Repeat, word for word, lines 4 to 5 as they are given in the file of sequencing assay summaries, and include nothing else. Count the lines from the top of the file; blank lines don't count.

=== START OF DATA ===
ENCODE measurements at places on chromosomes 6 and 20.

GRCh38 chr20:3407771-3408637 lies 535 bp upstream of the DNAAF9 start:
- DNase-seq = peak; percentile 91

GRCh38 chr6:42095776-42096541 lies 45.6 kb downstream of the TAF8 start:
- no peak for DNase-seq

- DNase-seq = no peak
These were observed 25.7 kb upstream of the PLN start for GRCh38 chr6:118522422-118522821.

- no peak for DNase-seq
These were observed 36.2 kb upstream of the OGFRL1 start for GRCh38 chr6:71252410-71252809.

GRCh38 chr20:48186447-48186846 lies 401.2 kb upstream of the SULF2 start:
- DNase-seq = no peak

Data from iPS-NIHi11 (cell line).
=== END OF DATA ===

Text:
GRCh38 chr6:42095776-42096541 lies 45.6 kb downstream of the TAF8 start:
- no peak for DNase-seq